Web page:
I was raised to be a "real man," i.e., to be strong and silent, like my dad. I was tense in my dealing with my associates and family, and subject to frequently recurring bouts of migraine and hyperacidity. Between the ages of sixteen and forty, I had cried only once, and was somewhat inexpressive of other emotions as well, except anger.
Divorced at the age of forty, I was separated from my children for a full year. After two months of separation, feeling intensely lonely and missing my children, I saw a psychiatrist for an hour a week. I told the psychiatrist my feelings, and felt some relief, but was still tense and lonely.
During this period, I attended my first psychotherapy group. The group (Re-evaluation Counseling) emphasized emotions. During the class, I told the story of my childhood to a fellow participant, called a co-counselor. I had also stood up before the class and repeated phrases provided by the leader, "I hurt," and "I hurt a little bit." This last phrase she had had me repeat several times, first in a normal voice, then falsetto, then in a basso voice. I felt a lump in my throat during this episode, but no other feelings.
There were several participants who cried at various points in the class. I remember feeling envious. After the day long class, I went swimming and had dinner. At some point during the period after the class, I noticed a new sensation in my upper abdominal area: it felt like a knot the size of my fist. It was not particularly painful or even unpleasant, but it persisted for the rest of the day.
In the evening, I went to the home of my then girlfriend. In bed I told her about the group I had attended in the afternoon. She seemed quite interested and attentive. When I repeated the phrases I had spoken in front of the class, I began crying. At first the crying was tense and somewhat painful: it felt bitter and strained. The sensation of sobbing was brittle, like the dry heaves. After some fifteen or twenty minutes, however, the crying became more relaxed. After another quarter hour of intense crying, I stopped and lay back to rest.
After a few minutes' rest, I began to shake and sweat. The shaking was violent, like an earthquake. Yet I felt no fear. The sensation, rather, was pleasant. I felt that I was in touch with an enormous source of energy, like surf-riding a twenty-foot wave. Another way of expressed the feeling: like being shaken by the neck by a giant. After some thirty minutes of shaking and sweating, it stopped as suddenly as it had begun. The sweating was intense to the point that the sheet that I was lying on was soaked. I felt refreshed and relaxed. I noticed that the knot in my stomach was getting smaller.
After another brief rest, I began to feel angry. I started shouting, biting the air and moving on the bed. My writhing became so violent that I fell out of bed. On the floor, I continued, and began chewing on the shag rug. At this point, a peculiar thing happened. I realized that my ridiculous behavior might upset my friend, so I stopped. I said to her: "Are you all right?" She said, "Don't worry, I'm all right. Just do your thing!" I then immediately went back to the anger, without any pause whatsoever.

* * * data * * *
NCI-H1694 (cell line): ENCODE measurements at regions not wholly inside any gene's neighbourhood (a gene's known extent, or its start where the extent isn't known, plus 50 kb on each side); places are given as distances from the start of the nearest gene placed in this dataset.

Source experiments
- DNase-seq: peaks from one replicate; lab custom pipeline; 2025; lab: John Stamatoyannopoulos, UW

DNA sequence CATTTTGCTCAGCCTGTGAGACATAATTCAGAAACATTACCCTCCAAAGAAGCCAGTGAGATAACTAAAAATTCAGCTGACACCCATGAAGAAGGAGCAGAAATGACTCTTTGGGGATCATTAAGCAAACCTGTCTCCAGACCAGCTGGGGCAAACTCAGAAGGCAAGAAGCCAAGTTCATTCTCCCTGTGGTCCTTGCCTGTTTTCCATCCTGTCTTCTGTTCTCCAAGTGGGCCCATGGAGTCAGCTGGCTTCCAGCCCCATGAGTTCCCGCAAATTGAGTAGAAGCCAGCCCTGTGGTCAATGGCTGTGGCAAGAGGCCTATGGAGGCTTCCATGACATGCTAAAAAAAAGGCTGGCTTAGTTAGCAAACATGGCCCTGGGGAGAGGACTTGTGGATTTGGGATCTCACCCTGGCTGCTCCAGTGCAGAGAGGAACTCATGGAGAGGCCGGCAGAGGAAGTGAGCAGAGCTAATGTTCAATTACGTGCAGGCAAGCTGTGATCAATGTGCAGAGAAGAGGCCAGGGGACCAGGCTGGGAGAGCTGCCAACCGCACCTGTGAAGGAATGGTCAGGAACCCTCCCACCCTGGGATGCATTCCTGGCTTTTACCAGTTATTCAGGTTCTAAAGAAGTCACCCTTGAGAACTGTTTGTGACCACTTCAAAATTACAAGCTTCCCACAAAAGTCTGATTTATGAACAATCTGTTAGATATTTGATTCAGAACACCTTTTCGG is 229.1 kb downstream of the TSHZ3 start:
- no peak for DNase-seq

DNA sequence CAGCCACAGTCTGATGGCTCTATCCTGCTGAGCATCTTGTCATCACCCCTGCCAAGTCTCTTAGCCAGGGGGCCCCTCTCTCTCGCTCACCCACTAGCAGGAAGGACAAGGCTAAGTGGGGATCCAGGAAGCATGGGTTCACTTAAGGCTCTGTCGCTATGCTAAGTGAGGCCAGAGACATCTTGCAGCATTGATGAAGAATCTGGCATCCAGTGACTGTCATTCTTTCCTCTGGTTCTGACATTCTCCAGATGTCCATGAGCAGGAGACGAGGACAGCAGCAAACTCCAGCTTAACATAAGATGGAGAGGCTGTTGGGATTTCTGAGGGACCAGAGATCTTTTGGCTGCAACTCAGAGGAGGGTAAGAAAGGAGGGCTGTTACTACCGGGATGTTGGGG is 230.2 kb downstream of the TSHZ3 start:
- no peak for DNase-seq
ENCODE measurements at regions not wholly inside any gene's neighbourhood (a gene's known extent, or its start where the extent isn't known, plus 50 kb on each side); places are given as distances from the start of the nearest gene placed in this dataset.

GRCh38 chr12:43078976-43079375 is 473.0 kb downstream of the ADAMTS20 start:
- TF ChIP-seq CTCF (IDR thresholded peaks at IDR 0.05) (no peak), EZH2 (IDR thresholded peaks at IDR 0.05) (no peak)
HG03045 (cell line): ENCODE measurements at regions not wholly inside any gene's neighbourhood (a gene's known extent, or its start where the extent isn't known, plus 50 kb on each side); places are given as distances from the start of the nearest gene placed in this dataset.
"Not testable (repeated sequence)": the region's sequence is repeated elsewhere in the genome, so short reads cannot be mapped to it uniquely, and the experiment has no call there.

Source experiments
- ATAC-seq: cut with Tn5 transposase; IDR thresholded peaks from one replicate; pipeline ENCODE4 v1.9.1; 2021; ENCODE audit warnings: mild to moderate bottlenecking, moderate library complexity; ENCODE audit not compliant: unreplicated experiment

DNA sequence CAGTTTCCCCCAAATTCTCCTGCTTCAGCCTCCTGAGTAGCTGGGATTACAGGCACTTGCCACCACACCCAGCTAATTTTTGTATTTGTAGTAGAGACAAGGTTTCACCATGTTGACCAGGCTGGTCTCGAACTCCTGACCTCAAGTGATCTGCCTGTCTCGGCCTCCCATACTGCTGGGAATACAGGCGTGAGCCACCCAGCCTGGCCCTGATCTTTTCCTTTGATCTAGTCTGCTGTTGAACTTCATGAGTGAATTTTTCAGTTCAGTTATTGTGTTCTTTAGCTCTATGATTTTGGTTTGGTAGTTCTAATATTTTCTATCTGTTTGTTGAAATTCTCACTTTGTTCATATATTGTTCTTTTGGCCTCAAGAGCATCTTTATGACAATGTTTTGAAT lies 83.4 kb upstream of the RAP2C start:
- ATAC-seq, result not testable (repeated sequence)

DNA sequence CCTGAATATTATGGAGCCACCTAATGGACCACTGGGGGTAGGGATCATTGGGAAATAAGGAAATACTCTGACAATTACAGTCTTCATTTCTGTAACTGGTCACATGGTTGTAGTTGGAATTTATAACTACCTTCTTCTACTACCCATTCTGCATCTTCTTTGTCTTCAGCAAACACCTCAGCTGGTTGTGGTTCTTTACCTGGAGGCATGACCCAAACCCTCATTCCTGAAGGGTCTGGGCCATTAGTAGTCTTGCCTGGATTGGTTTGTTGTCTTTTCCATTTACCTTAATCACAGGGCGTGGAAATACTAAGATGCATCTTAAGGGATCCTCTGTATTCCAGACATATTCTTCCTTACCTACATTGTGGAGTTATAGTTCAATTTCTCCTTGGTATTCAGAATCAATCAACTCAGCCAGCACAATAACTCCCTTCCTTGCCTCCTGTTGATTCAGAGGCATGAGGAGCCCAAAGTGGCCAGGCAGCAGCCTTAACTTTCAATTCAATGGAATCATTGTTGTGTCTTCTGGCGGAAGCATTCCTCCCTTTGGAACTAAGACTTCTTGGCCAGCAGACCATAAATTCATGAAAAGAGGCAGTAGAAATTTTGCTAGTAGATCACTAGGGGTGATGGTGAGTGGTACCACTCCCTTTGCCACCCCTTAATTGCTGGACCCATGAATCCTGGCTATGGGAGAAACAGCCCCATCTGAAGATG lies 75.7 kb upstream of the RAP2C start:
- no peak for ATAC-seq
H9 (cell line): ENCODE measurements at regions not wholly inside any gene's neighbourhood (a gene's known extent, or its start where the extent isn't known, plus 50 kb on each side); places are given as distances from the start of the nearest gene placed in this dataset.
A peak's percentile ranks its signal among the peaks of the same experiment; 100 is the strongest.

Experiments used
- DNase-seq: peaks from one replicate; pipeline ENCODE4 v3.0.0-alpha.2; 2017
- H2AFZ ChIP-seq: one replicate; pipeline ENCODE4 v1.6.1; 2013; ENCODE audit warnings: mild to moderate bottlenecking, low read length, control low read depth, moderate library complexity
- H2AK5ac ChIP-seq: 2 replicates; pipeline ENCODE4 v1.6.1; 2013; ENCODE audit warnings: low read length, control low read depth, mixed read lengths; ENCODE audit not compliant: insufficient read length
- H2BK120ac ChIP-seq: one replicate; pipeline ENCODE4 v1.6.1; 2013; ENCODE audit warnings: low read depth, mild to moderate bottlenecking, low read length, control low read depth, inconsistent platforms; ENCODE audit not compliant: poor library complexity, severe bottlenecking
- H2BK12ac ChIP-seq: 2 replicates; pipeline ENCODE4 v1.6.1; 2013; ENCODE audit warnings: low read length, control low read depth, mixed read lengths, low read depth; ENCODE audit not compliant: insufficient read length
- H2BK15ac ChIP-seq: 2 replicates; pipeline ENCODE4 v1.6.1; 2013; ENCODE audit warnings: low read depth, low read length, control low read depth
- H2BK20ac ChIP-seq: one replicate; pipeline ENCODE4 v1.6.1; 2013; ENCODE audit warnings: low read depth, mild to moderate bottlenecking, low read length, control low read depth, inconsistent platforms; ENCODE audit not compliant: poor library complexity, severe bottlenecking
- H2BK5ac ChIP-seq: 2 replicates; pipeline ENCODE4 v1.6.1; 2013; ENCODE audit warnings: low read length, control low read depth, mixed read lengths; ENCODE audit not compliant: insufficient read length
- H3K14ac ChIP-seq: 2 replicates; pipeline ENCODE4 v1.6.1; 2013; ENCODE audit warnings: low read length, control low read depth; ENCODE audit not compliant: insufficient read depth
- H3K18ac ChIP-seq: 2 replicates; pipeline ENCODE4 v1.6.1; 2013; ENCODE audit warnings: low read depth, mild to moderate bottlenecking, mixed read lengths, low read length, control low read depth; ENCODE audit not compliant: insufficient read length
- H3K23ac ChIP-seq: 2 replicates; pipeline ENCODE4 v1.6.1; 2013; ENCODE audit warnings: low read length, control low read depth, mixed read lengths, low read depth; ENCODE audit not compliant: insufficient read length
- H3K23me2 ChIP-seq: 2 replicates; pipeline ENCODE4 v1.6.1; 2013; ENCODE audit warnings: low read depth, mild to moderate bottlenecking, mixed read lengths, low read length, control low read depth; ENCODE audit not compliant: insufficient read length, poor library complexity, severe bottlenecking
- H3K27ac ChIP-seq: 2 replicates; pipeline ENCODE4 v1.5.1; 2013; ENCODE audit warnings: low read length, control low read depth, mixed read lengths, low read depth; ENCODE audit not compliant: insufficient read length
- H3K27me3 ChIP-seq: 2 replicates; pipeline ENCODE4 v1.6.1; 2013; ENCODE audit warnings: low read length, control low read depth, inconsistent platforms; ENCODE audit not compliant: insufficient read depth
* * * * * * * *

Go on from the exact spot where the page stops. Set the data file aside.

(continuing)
I had no sense of what I was angry about, but it seemed to be there, ready for me to express it, as if there had been no interruption at all. Just as I could turn off the anger, I could also turn it back on. (The kind of emotion episode that can be turned off and on will be discussed further below). After some thirty minutes, I ran out of anger. I got back in bed.
Once again, I rested. Because of what had happened before, I anticipated further strong responses. After a few minutes, I felt a strong sensation again, this time the urge to laugh. I began laughing a deep, relaxed laugh, and repeating a phrase that occurred to me: "I believe, Lord, oh help me to believe.” The laughter felt so deep and powerful that it seemed like someone else was laughing through me. I also felt strongly exhilarated. After a half hour of laughing, I felt finished. I lay back and rested. The knot in my stomach had disappeared.
In the morning when I awoke, I began crying again. I remember repeating a line of Auden's poetry, "All over Europe, the nurses were itching to boil their children." I went on to go through the whole cycle of discharge again, crying, shaking, screaming, and laughing, but in a much shorter space of time, fifteen or twenty minutes all told. I dressed to catch a plane.
At breakfast, I realized that I felt quite different than I had before. I was full of energy, and my senses felt exquisitely sharp, especially my sense of smell and taste. The sound of music on the radio was unbelievably beautiful. The smell and taste of breakfast was delightful. I felt that I had never actually tasted orange juice before, as if I could taste each molecule.
After deplaning, while entering the terminal building, I felt emotions coming up again. This time I felt it would be inappropriate, and I sought to hold the emotions back. I took ten or twenty deep breaths, and the anticipated catharsis did not occur.